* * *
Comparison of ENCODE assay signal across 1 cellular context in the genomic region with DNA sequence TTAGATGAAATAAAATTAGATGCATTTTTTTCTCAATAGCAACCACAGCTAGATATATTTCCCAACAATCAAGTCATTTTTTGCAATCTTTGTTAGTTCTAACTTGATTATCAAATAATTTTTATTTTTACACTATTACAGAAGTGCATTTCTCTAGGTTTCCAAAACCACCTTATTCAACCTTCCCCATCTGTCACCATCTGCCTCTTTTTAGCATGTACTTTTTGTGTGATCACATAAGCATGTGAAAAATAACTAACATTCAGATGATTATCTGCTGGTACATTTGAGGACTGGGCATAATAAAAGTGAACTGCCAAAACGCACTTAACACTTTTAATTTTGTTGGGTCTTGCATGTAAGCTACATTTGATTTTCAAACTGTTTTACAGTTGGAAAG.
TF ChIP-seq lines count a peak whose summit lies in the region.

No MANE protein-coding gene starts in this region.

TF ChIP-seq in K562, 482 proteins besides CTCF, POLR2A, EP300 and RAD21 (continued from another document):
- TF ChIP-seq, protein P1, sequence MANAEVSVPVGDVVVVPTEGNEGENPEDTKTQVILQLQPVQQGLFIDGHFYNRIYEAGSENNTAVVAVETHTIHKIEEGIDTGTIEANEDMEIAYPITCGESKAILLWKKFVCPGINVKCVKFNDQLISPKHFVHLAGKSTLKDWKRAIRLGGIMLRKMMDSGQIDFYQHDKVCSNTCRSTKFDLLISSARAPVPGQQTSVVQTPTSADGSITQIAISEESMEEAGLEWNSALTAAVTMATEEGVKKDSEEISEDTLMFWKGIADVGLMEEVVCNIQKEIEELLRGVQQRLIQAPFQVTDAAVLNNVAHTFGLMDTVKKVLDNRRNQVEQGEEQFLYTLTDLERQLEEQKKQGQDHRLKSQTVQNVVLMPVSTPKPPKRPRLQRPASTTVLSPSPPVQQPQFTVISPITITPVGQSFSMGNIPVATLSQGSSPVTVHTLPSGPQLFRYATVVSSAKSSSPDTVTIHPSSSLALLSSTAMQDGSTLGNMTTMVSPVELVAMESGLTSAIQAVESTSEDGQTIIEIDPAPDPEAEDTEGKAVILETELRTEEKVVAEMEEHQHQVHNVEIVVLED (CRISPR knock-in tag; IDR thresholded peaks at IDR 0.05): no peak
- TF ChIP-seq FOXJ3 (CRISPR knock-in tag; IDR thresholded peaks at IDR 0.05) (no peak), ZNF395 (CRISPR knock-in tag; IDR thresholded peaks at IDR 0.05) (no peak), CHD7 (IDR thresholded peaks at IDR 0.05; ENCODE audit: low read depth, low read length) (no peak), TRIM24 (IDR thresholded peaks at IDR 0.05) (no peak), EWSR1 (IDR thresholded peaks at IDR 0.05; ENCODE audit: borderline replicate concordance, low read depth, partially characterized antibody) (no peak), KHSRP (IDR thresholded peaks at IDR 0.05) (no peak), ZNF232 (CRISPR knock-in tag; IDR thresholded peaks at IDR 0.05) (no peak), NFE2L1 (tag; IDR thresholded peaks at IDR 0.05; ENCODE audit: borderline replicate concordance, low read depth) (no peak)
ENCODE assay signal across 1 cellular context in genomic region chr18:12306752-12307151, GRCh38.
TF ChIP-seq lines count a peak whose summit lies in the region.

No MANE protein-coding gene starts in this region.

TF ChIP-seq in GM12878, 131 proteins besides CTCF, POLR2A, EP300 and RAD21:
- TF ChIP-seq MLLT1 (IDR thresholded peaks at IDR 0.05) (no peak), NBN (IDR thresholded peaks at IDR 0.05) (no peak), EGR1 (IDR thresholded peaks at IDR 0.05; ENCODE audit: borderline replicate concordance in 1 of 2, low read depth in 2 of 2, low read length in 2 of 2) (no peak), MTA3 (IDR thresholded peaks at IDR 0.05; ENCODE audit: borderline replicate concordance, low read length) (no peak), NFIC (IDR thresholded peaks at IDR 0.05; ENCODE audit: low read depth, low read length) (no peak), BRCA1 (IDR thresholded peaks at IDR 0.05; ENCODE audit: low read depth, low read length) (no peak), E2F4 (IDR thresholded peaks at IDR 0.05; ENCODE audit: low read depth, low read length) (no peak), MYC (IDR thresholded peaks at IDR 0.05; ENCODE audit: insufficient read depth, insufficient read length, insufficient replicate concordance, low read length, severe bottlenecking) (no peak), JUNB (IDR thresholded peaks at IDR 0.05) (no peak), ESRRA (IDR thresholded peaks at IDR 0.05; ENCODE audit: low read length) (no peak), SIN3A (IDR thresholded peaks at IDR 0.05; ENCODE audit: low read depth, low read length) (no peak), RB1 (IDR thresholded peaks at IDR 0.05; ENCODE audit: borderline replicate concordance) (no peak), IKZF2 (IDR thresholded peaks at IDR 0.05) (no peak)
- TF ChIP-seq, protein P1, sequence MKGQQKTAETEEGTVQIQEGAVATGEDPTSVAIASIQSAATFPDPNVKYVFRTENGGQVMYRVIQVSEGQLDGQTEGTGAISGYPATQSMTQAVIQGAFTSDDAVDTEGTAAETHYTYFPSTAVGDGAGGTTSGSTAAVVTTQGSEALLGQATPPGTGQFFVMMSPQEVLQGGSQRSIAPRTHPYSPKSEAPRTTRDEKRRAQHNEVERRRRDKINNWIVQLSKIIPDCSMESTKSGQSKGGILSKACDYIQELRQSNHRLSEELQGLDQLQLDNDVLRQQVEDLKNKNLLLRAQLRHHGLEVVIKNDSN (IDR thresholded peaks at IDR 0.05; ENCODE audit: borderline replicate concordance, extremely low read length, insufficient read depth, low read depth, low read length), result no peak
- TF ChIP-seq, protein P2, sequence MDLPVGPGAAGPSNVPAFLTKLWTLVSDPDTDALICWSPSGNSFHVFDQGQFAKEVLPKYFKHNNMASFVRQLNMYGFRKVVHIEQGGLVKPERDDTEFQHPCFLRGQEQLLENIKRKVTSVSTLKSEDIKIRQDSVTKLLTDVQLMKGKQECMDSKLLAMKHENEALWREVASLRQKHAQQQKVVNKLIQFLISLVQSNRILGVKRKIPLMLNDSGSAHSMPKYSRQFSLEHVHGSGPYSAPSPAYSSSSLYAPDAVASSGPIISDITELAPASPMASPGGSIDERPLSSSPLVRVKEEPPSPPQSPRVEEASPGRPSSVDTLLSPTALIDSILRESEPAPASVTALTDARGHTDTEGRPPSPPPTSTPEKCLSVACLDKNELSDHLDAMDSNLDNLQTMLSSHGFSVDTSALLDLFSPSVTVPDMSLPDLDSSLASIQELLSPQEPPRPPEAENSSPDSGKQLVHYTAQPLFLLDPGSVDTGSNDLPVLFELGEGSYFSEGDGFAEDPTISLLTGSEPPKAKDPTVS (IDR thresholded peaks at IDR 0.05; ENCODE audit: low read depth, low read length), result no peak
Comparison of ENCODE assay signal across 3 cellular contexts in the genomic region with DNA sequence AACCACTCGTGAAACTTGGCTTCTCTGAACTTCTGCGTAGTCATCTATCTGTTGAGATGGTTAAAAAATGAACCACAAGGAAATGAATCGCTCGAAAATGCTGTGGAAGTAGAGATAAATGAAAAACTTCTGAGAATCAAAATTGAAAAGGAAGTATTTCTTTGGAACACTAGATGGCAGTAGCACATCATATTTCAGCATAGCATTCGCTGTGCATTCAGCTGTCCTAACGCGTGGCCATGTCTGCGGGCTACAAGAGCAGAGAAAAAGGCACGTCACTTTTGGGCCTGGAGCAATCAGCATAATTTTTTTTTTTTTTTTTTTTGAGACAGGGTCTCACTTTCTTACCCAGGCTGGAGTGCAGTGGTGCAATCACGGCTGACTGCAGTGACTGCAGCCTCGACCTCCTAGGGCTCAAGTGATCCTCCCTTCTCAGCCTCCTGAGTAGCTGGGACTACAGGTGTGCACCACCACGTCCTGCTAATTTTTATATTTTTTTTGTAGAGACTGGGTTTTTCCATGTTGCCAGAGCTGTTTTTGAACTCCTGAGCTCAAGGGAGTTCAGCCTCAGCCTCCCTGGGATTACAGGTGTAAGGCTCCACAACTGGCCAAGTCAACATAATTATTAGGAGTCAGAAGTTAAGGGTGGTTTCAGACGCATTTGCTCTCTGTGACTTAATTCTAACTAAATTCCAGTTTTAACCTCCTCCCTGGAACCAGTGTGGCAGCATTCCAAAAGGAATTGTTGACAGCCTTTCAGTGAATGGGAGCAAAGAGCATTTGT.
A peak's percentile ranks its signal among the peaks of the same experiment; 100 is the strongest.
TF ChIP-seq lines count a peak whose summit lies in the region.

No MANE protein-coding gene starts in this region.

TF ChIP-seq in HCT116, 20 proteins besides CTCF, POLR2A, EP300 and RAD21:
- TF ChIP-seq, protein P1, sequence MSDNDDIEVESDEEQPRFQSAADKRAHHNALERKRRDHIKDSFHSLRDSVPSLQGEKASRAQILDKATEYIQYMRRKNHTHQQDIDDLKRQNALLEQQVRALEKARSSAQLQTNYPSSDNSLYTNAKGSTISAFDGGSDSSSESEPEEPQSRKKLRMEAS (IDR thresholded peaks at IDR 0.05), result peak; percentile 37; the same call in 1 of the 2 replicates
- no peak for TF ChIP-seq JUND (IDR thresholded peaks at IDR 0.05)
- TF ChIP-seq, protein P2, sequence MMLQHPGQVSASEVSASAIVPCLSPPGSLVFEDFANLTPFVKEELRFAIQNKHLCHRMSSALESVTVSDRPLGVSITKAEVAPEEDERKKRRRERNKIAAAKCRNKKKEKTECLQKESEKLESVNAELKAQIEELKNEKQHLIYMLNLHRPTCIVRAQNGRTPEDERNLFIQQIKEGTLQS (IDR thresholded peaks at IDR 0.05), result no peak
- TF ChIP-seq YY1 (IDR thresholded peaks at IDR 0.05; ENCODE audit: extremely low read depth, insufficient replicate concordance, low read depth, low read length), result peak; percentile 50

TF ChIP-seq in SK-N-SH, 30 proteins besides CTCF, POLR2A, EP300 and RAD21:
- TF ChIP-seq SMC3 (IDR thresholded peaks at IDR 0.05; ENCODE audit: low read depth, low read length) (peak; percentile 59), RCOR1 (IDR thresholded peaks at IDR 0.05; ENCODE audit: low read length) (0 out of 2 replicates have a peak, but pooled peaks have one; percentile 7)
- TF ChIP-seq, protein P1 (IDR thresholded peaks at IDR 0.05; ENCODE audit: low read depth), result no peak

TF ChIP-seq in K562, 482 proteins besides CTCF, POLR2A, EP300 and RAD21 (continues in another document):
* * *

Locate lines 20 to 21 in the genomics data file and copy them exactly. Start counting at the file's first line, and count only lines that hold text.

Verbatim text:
- no peak for TF ChIP-seq JUND (IDR thresholded peaks at IDR 0.05)
- TF ChIP-seq, protein P2, sequence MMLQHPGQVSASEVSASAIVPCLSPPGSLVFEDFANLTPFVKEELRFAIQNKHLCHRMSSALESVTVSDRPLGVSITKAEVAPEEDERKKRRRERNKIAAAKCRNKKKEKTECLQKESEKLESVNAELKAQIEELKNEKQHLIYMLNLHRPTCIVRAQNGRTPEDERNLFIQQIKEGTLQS (IDR thresholded peaks at IDR 0.05), result no peak